Change and the pursuit of Value

Change and the pursuit of Value

If humans are striving for any change it is surely aimed at making things better. We must now look at the last key pattern amidst the complexity of change, the pursuit of value.

Now let me bring the term Value into this discussion. For value is another term that is bandied about a lot without clear definitions.
Value in many ways is a judgement call, and may be best considered as a balancing act between quality, risk, cost and time.

So high value goods or services should be high quality, low risk, low cost and low in time (e.g. short waiting time). (Though to achieve high quality may take more money and more time)…
On the other hand low value goods or services are low quality, high risk, high in cost and high in time (e.g. long waiting time).

In exploring value as a complex entity, the term “value for money” may be helpful here. Money has long been using as a bartering mechanism/yardstick for measuring the value of goods and services exchanged between people which was needed as civilisations emerged over time. While money is seen as purely a financial or numeric instrument it is the “value of money” that matters particularly. Hence the Oscar Wilder quote that “the cynic knows the price of everything and the value of nothing.”

In simple terms the mechanism of money has long been relatively easy to deal with, add, subtract etc, i.e. it can be treated like any of algebraic number. Hence its pre-eminence in the world and why it is so often tied into discussions of value.
There can be little doubt that money is perhaps one of the purest forms of incentive to facilitate change. After all the end recipient of money is then able to choose how to spend their money to furnish their own needs and wants.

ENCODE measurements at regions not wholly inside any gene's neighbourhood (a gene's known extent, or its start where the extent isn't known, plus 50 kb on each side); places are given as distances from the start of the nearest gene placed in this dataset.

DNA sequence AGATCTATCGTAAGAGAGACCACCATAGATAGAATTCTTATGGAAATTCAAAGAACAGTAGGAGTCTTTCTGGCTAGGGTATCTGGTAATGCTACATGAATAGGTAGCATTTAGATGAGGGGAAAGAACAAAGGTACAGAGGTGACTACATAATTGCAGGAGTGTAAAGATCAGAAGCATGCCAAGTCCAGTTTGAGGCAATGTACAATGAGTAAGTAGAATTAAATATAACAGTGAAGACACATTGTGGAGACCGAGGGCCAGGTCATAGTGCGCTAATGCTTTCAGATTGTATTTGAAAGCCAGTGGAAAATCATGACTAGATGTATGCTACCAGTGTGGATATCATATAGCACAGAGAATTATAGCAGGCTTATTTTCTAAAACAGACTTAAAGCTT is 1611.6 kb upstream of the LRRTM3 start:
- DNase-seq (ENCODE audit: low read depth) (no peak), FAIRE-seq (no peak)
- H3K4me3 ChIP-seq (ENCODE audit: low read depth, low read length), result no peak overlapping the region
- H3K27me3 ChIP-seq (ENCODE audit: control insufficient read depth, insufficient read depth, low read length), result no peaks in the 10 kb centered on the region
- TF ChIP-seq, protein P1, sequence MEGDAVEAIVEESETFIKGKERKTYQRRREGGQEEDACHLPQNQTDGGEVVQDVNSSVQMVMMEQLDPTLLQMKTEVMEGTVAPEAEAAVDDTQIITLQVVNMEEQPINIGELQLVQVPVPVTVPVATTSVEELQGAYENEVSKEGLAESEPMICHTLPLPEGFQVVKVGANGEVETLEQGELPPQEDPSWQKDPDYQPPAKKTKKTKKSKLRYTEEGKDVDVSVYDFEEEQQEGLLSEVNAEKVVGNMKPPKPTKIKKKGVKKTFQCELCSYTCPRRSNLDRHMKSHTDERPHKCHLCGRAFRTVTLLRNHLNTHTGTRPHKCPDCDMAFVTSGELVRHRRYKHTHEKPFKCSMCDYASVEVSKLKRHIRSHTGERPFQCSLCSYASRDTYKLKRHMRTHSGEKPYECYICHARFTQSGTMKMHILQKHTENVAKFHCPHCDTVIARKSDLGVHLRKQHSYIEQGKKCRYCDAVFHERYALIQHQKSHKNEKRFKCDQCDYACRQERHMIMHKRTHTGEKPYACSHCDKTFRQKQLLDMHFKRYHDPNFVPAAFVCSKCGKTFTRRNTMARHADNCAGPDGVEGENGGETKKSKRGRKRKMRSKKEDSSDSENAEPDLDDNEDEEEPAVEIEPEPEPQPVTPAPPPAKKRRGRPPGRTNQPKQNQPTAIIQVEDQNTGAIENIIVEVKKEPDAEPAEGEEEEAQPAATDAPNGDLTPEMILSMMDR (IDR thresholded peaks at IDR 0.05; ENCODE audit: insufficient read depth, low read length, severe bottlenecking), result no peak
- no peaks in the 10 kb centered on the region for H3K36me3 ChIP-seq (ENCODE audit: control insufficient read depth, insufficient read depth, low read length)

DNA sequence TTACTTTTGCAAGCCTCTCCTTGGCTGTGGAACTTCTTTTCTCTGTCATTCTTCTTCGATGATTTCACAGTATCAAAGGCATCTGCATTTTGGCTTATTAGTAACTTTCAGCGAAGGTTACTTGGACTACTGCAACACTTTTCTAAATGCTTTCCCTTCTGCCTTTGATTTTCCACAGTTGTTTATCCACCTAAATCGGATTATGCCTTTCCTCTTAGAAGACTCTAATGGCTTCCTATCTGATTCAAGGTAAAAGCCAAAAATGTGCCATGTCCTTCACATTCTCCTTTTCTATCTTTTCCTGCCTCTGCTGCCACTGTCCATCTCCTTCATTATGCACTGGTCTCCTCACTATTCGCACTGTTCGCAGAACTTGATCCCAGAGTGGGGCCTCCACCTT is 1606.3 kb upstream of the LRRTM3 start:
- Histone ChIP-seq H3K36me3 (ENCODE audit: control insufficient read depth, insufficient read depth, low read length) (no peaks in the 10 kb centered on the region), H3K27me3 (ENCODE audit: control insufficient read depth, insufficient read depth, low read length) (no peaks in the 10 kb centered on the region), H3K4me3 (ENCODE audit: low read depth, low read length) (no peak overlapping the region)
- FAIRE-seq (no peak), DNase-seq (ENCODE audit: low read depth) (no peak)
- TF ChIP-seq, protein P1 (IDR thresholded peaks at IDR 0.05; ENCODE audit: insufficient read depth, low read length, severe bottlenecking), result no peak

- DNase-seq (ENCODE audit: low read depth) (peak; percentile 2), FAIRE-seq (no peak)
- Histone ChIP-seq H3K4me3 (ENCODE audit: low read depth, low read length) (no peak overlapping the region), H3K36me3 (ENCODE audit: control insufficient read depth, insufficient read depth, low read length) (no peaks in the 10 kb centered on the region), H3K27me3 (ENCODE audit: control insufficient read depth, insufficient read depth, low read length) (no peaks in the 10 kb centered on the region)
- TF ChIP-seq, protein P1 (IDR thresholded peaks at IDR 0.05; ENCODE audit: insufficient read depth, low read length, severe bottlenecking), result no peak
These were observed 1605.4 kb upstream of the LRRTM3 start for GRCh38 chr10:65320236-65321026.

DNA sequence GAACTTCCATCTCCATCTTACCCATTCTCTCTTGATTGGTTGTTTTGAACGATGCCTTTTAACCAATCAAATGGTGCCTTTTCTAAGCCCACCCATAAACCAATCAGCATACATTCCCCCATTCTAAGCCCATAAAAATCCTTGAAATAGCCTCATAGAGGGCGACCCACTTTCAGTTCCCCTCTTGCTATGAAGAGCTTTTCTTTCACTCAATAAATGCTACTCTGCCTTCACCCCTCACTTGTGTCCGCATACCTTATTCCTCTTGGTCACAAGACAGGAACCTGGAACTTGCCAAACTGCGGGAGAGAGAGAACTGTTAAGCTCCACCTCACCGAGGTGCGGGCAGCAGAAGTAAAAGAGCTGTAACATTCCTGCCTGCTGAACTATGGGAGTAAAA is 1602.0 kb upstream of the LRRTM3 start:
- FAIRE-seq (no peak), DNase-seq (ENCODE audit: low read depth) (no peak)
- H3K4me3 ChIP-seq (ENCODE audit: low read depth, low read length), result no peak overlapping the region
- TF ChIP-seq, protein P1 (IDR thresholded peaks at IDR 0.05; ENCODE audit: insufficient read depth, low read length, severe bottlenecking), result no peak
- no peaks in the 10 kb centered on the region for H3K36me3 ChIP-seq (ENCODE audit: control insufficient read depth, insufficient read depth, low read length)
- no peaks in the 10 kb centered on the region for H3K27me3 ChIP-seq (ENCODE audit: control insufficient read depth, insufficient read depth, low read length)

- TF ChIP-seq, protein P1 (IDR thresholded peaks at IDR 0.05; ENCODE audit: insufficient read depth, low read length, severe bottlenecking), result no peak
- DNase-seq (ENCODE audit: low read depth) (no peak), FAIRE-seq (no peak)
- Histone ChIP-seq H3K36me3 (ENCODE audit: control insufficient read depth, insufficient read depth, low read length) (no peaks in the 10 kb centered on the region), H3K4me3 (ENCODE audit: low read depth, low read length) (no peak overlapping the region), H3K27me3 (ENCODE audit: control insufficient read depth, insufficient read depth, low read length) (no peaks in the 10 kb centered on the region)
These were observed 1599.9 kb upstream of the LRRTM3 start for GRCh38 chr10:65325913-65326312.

Another simple elements than can be explored here in the context of value is time. In by gone years time was not seen as a particularly valuable thing, as men in the fields had lots of it. In recent years, time itself has become a precious commodity, hence the expression the “value of time”.

If single measures of money or time are deemed too crude to measure value then mechanisms such as balanced scorecard are means to develop more complicated measures of value. By mixing a number of simple variables towards a more balanced approach should represent a more holistic measure of value from within an organisation.
As complicated measures these usually require a group for development, to represent a variety of perspectives.

Values such as Quality and Safety are still challenging to measure objectively and consistently, even within a complicated approach such as the balanced scorecard. While some measures of safety and risk can be translated into numerical values which can be scientifically analysed, measurements of quality may be the most challenging of all..

Quality as an attribute of value that often emerges after experience that measures of money, time and safety alone are not enough to give a balanced measure of value within a system. Quality is a perceptual and somewhat subjective attribute which may be understood differently by different people.

While again elements of what may be perceived as quality can be broken down into numeric values and analysed within a balanced scorecard framework, some are now advocating the more unorthodox approach of measuring value (inc quality) within complex systems using more narrative methods.

Chaotic systems offers little means to measure value so therefore little or no measurable value to those involved within the chaotic systems.
They require a leader to emerge from within the chaos and demand better value from the system, therefore requiring efforts to tackle the complexity within..

Having explored some common patterns in change, we can now move on to harnessing those patterns together to achieve change..


Carolyn Ellis C (2008) “Beyond Measure: The Role of Stories, Conversations, and Personal Narratives in Quality of Life Research”, Journal of Medicine and The Person, September 2008, vol.6, number 3: 104-112

Greenhalgh,  T, Russell, J, Swinglehurst, D (2005) “Narrative methods in quality improvement research” Qual Saf Health Care 2005;14:443-449

Snowden D, (2010) “Narrative Research”

The Narrative Centre at University College London Hospitals NHS Trust


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